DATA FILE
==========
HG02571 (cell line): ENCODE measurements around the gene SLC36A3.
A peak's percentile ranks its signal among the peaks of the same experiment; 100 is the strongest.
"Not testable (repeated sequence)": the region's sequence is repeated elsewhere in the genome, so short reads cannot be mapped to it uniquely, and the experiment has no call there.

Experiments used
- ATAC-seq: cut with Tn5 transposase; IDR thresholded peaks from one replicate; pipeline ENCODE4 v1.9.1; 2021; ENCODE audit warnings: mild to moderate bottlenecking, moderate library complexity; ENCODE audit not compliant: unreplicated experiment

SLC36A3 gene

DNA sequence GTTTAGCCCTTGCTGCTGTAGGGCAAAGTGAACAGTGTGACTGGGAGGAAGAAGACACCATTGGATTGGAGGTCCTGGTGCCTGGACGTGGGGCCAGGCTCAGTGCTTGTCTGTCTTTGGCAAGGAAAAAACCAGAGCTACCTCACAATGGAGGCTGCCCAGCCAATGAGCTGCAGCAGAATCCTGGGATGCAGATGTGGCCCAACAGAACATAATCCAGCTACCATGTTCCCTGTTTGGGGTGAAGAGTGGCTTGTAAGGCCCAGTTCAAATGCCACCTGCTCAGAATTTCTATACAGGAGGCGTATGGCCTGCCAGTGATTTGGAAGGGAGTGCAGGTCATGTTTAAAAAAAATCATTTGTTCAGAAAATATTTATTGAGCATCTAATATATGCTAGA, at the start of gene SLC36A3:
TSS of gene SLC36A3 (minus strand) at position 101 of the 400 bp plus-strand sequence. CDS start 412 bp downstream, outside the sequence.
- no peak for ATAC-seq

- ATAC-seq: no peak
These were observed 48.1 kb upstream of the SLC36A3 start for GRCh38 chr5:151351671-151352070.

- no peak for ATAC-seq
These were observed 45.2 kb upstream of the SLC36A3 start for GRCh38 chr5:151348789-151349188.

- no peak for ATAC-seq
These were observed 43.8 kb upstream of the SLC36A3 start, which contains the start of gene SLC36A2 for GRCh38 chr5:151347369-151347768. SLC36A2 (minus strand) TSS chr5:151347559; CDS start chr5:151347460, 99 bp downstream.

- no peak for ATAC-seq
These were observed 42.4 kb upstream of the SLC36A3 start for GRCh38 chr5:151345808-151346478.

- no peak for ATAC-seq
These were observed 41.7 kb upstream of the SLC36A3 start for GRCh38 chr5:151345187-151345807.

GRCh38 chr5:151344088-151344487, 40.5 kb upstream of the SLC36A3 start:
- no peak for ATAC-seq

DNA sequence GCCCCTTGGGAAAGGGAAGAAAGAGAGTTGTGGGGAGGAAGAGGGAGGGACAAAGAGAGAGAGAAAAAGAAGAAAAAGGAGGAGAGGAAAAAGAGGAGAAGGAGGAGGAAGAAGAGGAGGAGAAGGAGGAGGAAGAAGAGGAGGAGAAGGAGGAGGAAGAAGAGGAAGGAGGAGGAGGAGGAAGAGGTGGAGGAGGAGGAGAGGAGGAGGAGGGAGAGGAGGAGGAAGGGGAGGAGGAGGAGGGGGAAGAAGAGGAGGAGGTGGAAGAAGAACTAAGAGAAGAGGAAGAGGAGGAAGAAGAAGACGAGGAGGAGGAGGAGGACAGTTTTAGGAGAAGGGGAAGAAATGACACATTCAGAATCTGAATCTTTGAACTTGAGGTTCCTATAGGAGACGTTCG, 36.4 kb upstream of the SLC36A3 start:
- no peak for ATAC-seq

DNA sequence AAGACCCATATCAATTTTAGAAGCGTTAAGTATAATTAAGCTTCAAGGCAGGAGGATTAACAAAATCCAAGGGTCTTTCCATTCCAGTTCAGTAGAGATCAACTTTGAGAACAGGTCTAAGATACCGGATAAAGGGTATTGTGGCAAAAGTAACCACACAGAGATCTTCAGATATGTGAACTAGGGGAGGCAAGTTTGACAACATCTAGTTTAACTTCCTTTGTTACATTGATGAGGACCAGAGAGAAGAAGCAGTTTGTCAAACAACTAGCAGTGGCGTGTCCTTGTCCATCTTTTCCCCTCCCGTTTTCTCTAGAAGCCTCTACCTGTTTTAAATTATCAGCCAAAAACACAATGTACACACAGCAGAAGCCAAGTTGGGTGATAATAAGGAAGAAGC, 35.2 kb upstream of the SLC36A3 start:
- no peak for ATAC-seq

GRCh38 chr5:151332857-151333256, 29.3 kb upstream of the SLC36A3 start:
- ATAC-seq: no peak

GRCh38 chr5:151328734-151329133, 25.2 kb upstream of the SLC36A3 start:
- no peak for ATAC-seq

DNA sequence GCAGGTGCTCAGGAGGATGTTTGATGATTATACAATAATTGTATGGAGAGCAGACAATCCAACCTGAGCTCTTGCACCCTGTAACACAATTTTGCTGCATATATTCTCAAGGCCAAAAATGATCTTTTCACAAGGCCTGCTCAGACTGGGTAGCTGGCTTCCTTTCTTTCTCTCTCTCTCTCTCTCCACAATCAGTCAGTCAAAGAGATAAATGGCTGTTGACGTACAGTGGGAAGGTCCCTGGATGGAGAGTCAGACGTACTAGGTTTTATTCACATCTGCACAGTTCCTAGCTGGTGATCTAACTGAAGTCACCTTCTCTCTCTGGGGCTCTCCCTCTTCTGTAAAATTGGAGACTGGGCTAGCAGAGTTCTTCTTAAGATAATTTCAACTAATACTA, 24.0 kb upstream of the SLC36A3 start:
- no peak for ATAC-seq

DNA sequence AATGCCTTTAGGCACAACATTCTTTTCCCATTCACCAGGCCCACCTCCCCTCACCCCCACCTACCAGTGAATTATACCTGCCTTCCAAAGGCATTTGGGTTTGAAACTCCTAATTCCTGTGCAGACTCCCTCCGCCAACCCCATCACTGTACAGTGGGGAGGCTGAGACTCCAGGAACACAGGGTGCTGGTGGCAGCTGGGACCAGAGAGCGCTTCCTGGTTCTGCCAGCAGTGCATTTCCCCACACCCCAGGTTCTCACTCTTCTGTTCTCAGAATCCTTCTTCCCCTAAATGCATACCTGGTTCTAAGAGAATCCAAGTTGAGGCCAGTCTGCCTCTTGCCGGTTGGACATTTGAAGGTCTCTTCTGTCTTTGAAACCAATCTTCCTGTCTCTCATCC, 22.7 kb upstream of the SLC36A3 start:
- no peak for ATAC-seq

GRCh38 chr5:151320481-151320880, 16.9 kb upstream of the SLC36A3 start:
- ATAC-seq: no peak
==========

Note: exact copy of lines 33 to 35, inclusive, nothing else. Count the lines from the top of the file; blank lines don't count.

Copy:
- no peak for ATAC-seq

GRCh38 chr5:151320481-151320880, 16.9 kb upstream of the SLC36A3 start:
- ATAC-seq: no peak